A Life Sacrificed    
    John Tyndall contemplates a black child victim of political correctness    

Race again intruded into the tragic affair of Anna Climbie, the little black girl who died as a result of appalling mistreatment over an extended period by her great aunt and her boyfriend, both also black. Our biased assessment? No, that of Afro-Caribbean journalist, Angella Johnson, writing in the Daily Mail (January 14th) on the outrage. Anna died, said Miss Johnson, because those working in the social services in the London borough of Haringey, who are supposed to be responsible for spotting and stopping such abuses in child care, were so hypnotised by the demons of "anti-racism" that they could not believe, or were afraid to believe, that such things were happening or that they were particularly untoward.

It may be recalled from media reports that Anna sustained 128 separate injuries, resulting from such things as whipping with a wire coathanger, smashing of the feet by a hammer, slashing of the hands with a razor blade, scalding of the head with boiling water and beating with a bicycle chain. Every night she was stripped, hound limb-to-limb and bundled into a black bin bag and tossed into a bathtub in a freezing room, where she lay sometimes for three days without food. According to Miss Johnson, those working in the appropriate local authorities who had been alerted to Anna's probable fate were reluctant to intervene because they were afraid to appear "racist", and also because two key persons concerned, Lisa Arthurworrey, a black social worker, and Karen Jones, a black policewoman, simply didn't want to believe that fellow Blacks like the girl's two guardians could be doing wrong. Said Johnson:-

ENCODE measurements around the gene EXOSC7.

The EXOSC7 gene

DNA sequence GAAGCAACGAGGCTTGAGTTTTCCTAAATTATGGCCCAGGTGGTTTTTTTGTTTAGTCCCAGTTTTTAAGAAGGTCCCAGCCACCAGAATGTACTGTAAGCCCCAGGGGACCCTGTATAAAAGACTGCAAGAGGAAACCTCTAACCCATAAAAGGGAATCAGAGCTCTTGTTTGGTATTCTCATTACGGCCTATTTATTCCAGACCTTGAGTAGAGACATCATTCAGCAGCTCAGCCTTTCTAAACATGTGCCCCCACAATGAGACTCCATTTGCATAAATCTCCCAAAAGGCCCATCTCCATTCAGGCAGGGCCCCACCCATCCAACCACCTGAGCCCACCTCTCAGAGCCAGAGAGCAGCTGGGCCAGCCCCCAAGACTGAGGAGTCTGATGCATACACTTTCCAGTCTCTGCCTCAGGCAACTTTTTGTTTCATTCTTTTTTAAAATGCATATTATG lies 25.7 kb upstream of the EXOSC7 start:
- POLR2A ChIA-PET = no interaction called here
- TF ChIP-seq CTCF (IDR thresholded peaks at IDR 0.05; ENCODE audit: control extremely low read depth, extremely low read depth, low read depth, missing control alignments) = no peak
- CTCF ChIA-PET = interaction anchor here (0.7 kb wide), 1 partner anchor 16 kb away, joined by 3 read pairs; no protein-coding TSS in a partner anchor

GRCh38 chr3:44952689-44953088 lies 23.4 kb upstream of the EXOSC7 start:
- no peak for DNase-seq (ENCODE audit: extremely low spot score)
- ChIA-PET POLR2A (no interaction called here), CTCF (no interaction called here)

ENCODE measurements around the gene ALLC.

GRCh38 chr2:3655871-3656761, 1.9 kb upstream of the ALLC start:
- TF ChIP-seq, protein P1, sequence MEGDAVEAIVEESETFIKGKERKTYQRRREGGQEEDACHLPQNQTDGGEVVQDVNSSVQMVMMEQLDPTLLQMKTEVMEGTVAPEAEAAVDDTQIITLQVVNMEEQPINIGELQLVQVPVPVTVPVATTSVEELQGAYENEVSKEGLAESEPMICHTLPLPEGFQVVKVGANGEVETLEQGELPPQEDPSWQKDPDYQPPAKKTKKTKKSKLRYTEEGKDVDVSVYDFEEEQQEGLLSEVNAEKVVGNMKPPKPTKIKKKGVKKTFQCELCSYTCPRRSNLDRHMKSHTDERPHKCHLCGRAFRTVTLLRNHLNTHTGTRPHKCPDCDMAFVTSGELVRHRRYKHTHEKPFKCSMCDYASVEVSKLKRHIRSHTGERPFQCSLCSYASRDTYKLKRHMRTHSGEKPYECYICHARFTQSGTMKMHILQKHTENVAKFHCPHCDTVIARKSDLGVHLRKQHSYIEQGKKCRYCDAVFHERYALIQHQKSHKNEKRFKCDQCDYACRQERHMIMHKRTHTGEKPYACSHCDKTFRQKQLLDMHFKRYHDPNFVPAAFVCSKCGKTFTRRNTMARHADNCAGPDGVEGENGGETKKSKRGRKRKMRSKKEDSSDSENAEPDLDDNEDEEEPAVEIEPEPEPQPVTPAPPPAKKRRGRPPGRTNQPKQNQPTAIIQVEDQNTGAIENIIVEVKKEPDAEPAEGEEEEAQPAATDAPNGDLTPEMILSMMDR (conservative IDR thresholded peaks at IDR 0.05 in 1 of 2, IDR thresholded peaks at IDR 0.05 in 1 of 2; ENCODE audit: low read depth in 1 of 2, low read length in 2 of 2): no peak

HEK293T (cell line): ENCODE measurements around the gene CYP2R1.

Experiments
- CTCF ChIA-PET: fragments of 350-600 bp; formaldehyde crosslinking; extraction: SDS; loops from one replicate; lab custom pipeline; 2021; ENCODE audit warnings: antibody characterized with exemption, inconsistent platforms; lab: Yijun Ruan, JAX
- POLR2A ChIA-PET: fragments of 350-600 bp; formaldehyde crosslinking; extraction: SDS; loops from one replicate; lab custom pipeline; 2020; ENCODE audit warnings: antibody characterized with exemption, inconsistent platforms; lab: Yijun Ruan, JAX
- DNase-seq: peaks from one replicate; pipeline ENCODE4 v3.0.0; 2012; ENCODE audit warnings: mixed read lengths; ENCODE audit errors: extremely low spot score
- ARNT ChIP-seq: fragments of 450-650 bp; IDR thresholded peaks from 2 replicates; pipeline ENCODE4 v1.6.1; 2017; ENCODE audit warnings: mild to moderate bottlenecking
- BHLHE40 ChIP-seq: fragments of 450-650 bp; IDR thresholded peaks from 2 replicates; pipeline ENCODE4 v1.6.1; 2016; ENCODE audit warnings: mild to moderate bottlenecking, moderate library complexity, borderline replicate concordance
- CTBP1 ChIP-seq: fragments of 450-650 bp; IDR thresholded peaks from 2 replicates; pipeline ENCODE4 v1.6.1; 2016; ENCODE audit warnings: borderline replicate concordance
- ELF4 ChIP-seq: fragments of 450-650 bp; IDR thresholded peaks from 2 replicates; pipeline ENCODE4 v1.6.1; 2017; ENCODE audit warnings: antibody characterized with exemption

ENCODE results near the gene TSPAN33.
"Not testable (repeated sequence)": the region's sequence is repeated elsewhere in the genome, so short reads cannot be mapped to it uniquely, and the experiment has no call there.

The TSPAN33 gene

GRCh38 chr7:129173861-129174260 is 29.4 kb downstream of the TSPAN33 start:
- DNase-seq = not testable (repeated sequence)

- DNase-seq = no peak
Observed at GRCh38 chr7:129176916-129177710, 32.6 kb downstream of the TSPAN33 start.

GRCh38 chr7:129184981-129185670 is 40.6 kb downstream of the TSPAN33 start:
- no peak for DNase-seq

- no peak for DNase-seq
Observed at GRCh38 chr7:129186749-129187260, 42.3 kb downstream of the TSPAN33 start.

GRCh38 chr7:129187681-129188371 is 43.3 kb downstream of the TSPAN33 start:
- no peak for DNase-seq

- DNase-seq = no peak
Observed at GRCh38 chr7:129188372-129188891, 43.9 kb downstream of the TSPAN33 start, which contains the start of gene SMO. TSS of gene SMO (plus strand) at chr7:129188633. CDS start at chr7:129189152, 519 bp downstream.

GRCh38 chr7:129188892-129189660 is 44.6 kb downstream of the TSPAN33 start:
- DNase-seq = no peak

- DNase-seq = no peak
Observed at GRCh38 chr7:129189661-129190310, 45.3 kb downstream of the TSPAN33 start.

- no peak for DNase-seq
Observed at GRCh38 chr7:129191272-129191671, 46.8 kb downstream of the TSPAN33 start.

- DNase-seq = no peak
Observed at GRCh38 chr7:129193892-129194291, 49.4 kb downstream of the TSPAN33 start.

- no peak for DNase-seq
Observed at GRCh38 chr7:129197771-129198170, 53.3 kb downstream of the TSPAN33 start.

‘So when the enquiry looks for answers I beg to suggest it looks closely at the hand political correctness may have played in Anna's death.

‘Clearly cultural blackmail played a part. Even though Arthuworrey and Jones are black, it is likely that assumption and cultural differences coloured their actions.’

Anna's guardian, Marie Therese Kouao, and her partner Carl Manning apparently had taken her from Africa's Ivory Coast to Britain, according to Johnson, "so they could mi1k the British welfare system." But, once here and settled to in area like Haringey, they could do no wrong. They had become an "oppressed" minority. It seems to me, said Johnson-

‘...that in left-wing councils such as Haringey the Marxist maxim about the underdog always being right colours the working practices of many agencies’

Here, surely, is an example of the truth that the "anti-racist" frenzy gripping Britain today can have appalling consequences not only for Whites but for black people also.

    Spearhead Online